I am totally new to soldering. But I tried to gather as much information on this topic as possible (e.g the guides by CuriousInventor).

My soldering iron is a simple, unregulated Weller SP 25. For cleaning I used a brass sponge and a standard wet sponge. I always tinned the tip before putting it back in the stand and cleaned it before soldering. I soldered maybe 20 - 30 hours in total.

The tip was a conical, but now one side is flat. (I did not use a file.) I hope you can see the flat tip on the picture properly.

What can damage a tip like that? How can I prevent such damage? I dont want to ruin another tip that fast.

enter image description here

  • \$\begingroup\$ Have you taken a look at electronics.stackexchange.com/questions/4470/… or electronics.stackexchange.com/questions/216/… ? This doesn't look like an exact duplicate to me, but they are at least related. \$\endgroup\$
    – Kellenjb
    Commented Jul 18, 2011 at 20:19
  • \$\begingroup\$ Yes I did. In contrast to the other topics my tip is actually clean and shiny (not on the picture, I was to slow to grab my camera). My problem is, that the tip itself seams to be broken. And I wanted to ask for some advices before I grap a new tip. Dont want to destroy it, too. \$\endgroup\$
    – PetPaulsen
    Commented Jul 18, 2011 at 20:26
  • 1
    \$\begingroup\$ This is typical of the tips in low-end Weller irons, after just a small number of uses. A $10 Chinese iron will do better. \$\endgroup\$
    – Kaz
    Commented Oct 30, 2013 at 1:59
  • \$\begingroup\$ OMG, haha. I didn't notice "Weller" in the question until just now, after posting the above comment. \$\endgroup\$
    – Kaz
    Commented Oct 30, 2013 at 2:00
  • \$\begingroup\$ I hate Weller for how they treat hobbyists with their crap low-end stuff; I could never in good conscience buy a Weller soldering station, even if it doesn't have the issues of a simple, unregulated iron. Good companies make everything excellent, top to bottom. Or if not excellent, then at least no worse than it has to be. \$\endgroup\$
    – Kaz
    Commented Oct 30, 2013 at 2:05

1 Answer 1


This looks to me like a combination of too high heat and crappy tip coating. Unfortunately this is common with unregulated soldering irons. They usually get much hotter than a regulated iron because they always put out the same power, and that power has to be enough to solder against a ground plane or something else that acts like a heat sink. A regulated iron would just crank up the power when needed, but a unregulated iron is stuck with a fixed power, so gets too hot, sometimes way too hot, when just sitting in the holder. I've seen a unregulated 25W soldering iron get hot enough to visibly glow in a dark room.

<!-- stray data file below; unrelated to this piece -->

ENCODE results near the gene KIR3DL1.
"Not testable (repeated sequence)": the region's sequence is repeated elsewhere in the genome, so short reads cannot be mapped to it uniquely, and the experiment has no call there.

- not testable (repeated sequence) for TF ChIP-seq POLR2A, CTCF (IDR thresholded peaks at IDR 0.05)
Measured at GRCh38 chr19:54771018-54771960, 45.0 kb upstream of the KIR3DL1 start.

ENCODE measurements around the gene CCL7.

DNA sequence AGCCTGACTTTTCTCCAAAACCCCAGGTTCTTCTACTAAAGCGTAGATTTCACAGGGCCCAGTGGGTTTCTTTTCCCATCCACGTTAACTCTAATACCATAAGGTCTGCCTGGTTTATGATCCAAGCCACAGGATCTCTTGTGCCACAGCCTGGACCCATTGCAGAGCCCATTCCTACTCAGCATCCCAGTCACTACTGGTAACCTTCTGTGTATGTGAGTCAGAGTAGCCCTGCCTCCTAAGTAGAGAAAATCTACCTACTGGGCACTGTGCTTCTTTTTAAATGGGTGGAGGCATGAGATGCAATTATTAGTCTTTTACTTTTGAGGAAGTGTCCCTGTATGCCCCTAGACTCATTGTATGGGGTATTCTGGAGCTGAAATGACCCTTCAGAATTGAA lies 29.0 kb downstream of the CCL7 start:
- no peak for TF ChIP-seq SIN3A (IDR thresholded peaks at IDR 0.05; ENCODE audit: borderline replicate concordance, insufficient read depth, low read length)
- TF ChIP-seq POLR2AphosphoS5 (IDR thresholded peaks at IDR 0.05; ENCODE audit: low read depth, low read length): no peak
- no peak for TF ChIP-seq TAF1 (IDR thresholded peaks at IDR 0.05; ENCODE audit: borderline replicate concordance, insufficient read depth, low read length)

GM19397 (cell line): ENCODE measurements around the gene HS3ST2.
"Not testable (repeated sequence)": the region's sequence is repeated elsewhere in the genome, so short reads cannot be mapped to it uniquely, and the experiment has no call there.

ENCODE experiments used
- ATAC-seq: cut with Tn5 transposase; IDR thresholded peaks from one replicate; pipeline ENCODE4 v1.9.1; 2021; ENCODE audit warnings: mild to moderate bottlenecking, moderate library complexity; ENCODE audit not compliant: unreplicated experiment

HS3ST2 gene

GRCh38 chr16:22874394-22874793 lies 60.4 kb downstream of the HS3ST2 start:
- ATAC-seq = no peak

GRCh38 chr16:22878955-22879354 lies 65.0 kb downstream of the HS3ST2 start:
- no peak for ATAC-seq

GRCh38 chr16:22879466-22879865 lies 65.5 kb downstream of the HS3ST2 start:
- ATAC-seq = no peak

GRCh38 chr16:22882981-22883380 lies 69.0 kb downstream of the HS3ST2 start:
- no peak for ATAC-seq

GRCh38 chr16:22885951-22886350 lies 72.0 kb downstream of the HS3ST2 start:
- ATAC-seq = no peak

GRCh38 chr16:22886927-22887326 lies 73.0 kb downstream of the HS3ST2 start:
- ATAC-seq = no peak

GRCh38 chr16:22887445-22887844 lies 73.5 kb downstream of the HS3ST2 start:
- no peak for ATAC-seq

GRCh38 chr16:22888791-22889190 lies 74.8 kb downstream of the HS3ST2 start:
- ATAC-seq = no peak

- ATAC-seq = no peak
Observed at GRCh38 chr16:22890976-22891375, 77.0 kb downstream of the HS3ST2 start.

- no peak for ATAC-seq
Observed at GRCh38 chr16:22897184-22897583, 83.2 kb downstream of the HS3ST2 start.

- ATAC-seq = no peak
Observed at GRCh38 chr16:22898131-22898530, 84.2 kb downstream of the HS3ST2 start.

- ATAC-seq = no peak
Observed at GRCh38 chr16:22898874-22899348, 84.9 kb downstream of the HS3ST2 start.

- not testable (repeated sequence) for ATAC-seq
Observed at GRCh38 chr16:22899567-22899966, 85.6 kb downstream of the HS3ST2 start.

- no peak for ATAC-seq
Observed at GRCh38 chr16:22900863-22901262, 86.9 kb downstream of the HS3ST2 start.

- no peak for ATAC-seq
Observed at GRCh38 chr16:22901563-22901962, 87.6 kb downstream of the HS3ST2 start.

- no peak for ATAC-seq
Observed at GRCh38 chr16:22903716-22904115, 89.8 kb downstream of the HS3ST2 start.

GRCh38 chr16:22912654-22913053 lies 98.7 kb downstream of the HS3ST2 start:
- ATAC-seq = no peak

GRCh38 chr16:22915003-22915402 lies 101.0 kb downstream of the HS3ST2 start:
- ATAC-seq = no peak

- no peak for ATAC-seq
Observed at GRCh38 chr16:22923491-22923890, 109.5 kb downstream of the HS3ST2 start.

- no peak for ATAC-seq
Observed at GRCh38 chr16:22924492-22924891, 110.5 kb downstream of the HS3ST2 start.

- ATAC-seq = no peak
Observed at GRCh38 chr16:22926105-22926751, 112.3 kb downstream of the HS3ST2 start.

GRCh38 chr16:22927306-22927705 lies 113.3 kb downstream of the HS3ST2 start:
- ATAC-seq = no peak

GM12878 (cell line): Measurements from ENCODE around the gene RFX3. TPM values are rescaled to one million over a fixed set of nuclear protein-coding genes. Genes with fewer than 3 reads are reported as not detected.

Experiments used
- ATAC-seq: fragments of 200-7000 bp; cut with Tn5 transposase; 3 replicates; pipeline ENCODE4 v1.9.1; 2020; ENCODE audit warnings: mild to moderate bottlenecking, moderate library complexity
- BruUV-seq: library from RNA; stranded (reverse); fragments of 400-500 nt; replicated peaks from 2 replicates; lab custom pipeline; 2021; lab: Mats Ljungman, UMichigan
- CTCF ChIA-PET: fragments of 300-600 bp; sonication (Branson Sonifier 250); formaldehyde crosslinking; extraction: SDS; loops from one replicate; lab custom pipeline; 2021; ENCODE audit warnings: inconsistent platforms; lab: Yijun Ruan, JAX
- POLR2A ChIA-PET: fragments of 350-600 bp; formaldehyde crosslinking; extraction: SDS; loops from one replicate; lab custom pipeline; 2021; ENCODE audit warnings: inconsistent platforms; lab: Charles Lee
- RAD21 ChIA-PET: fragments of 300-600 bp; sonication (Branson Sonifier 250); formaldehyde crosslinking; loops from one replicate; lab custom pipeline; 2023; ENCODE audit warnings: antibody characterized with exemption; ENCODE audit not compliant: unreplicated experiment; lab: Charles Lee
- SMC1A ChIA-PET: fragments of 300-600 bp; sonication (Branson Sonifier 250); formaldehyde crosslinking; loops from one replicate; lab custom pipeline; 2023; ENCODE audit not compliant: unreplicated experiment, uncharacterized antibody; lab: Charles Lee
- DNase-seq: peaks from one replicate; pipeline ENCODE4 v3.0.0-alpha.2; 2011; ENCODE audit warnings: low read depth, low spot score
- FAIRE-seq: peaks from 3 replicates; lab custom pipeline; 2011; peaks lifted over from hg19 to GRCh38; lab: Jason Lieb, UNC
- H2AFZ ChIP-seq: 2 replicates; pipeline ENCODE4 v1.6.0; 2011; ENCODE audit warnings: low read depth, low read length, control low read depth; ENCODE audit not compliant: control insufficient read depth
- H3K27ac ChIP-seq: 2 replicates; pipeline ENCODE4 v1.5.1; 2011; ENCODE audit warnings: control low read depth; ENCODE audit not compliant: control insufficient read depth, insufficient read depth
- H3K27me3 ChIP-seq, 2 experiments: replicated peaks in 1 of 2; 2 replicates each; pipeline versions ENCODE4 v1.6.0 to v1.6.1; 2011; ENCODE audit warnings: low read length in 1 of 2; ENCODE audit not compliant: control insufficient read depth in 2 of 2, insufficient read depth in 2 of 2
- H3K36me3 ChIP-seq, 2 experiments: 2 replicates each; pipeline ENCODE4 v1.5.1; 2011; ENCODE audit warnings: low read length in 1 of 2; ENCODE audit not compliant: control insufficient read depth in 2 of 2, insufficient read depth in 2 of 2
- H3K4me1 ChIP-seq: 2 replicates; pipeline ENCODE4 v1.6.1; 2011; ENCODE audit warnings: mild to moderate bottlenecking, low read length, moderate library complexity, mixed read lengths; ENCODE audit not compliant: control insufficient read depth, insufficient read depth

The excessive heat can not only damage whatever you're soldering, but it speeds up the oxidation reaction that eventually ruins tips. Solder oxidizes fairly quickly, even at normal soldering temperatures. You may have tinned the tip regularly, but I'm sure that didn't last long. Then the tip coating starts to oxidize. Once that's worn off, you're left with copper. Copper is actually eaten away by soldering itself. It migrates into the tin/lead mix, which is one reason solder works so well on copper.

People that buy unregulated irons are shopping on immediate price, so manufacturers make them as cheap as possible. That probably includes the cheapest possible tip coating that looks good out of the box.

So in short, it looks like you got what you paid for.

  • \$\begingroup\$ Ok, thank you! I think I should investigate in a proper regulated soldering iron. When the cheap tip is burning out that fast, the regulated one will definitly pay off. \$\endgroup\$
    – PetPaulsen
    Commented Jul 18, 2011 at 21:47
  • \$\begingroup\$ Some tips are better than others. I don't wish to sound like an advert but the iron-clad Antex tips on the X25/XS range of fixed 25W irons can last for ages - I have an X25 iron with a 2.5mm tip that must be at least 15 years old. \$\endgroup\$
    – Linker3000
    Commented Jul 18, 2011 at 22:06
  • 1
    \$\begingroup\$ I have an old Weller magnastat iron that looks after its tips pretty well (so it's not a Weller problem!). I'd just add to the discussion that tinning tips is important, especially with cheap irons. I've knackered a tip by not tinning it properly on its first use. \$\endgroup\$
    – Al Bennett
    Commented Jul 19, 2011 at 8:53
  • 1
    \$\begingroup\$ I keep a chainsaw blade sharpening file in my desktop toolkit and am regularly re-sharpening and re-shaping my cheap bits on my cheap fixed-temperature soldering iron. Not ideal, but cheaper than buying a new tip every time. \$\endgroup\$
    – Majenko
    Commented Jul 19, 2011 at 11:02
  • 2
    \$\begingroup\$ @PetPaulsen: If you're going to get a regulated iron, take a look at the Weller WES51. The tips last a long time at 600F, which is good enough for small electronics soldering. For large things or desoldering you might have to crank it to 650F or 700F, then turn it back down when done. \$\endgroup\$ Commented Jul 19, 2011 at 12:58

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